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Impact of cerebral radiofrequency exposures on oxidative stress and corticosterone in a rat model of Alzheimer's disease

Abstract : Alzheimer´s diseases (AD) is the most common type of neurodegenerative disease leading to dementia. The cause of AD remains unknown, however several studies suggested that mobile phone radiofrequency electromagnetic fields (RF-EMF) exposures interacted with AD memory deficits in rodent models. Here we aimed to test the hypothesis that RF-EMF exposure may modify memory through corticosterone and oxidative stress in a rat model of AD. Long-Evans rats were healthy controls or AD models. AD rats received continuous intracerebroventricular infusion with ferrous sulphate, beta amyloid (βA) 1-42 peptide and buthionine-sufloximine (Lecanu, 2006). RF-EMF exposures were performed to the head for 1 month (5 days/week, 15 or 45 min/day in restraint) to mimic cell phone use. To look for hazard threshold, repeated exposures were set to reach high brain averaged specific absorption rates (BASAR): 1,5 W/Kg (15 min), 6 W/Kg (15 min) or 6 W/Kg (45 min). The sham group exposure was 0 W/kg (45 min). Endpoints were spatial memory in the radial maze, plasmatic corticosterone, heme oxygenase 1 (HO1) and neurofibrillary tangles. Results indicated that AD rats had increased thioflavine and HO1 staining, reduced memory performances and similar corticosterone level compared to healthy rats. In AD rats, reduced corticosterone and increased hippocampal HO1 staining were observed after the 6 W/kg 45 min exposure. There was no RF-EMF effect on memory and cortical HO1. In healthy rats, increased cortical HO1 staining was observed after the 6 W/kg 45 min exposure. There was no RF-EMF effect on memory, hippocampal HO1 staining or corticosterone. According to our data, neither AD nor healthy rats showed modified memory after RF-EMF exposures. Unlike healthy rats, AD rats showed higher hippocampal oxidative stress and reduced corticosterone after our highest BASAR exposures. This data may support the hypothesis of a specific fragility related to neurodegenerative disease towards RF-EMF exposures. Further studies should be performed to replicate this data.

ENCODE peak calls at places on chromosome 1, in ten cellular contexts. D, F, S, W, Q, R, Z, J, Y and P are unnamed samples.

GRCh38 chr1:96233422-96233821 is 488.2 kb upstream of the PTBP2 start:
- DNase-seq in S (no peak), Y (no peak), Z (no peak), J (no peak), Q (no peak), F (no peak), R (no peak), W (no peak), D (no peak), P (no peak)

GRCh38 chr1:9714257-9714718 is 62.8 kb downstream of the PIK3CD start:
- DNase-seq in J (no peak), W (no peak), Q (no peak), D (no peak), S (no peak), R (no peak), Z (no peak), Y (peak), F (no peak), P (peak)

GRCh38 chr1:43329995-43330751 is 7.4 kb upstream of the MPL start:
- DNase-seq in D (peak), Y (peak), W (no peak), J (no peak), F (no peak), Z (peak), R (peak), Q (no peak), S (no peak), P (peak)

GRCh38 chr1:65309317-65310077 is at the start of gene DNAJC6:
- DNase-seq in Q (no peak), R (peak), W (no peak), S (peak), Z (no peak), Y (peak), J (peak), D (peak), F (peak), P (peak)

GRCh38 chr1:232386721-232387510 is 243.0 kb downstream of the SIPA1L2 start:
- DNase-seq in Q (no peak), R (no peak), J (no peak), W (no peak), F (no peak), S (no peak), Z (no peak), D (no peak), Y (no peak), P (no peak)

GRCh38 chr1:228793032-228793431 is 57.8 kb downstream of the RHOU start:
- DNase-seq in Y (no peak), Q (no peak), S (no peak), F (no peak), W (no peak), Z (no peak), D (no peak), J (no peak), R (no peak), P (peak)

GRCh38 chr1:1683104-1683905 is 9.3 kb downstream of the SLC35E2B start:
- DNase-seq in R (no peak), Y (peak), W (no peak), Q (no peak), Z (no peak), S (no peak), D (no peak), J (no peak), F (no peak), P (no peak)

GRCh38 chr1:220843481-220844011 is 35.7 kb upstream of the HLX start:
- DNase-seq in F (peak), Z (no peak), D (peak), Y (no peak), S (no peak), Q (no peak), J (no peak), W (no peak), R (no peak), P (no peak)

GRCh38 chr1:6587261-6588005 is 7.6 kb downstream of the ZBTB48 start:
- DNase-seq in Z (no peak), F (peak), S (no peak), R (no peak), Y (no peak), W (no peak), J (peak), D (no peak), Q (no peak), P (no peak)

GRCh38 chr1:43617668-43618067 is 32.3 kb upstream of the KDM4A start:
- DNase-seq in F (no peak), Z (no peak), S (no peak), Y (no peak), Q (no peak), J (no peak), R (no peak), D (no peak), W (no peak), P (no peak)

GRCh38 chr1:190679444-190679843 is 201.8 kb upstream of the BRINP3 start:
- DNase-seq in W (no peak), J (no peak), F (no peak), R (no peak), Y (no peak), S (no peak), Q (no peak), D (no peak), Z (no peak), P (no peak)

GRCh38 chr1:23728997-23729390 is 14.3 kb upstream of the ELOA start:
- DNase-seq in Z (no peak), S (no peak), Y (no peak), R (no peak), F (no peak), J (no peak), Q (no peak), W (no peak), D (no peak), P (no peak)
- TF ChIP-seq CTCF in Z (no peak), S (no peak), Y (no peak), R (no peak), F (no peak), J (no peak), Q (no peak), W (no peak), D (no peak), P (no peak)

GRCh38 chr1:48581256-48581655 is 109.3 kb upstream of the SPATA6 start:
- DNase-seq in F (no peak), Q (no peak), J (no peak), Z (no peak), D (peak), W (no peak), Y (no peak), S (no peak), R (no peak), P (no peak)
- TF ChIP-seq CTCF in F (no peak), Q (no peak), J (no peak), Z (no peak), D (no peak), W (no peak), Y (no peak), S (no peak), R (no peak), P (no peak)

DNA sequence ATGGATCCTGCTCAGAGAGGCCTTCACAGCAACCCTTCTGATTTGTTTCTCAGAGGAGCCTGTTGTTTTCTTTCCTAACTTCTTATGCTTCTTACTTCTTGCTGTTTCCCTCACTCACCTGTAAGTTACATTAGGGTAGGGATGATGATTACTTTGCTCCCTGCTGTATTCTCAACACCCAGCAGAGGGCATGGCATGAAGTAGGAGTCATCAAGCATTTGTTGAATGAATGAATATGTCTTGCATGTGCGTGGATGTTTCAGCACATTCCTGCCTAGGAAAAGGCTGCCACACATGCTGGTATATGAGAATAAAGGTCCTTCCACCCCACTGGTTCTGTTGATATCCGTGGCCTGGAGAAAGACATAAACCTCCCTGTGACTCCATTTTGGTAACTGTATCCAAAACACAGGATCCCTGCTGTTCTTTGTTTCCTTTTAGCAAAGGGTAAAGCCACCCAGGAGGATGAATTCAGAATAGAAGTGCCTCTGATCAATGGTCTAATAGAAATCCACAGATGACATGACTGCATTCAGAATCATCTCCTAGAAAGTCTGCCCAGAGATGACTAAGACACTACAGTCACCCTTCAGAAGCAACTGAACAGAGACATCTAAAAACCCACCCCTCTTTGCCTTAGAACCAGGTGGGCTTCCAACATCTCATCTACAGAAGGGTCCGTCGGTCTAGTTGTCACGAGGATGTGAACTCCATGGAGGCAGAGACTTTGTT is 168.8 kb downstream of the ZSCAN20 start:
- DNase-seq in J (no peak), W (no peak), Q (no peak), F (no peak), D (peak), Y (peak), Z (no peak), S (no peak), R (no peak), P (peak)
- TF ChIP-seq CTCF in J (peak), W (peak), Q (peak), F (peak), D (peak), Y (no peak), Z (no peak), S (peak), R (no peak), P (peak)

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Submitted on : Wednesday, May 19, 2021 - 9:24:25 AM
Last modification on : Thursday, May 20, 2021 - 3:37:54 AM

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  • HAL Id : ineris-03229559, version 1

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Anne-Sophie Villegier, Marc Bouji. Impact of cerebral radiofrequency exposures on oxidative stress and corticosterone in a rat model of Alzheimer's disease. International meeting NeuroFrance 2019, May 2019, Marseille, France. ⟨ineris-03229559⟩

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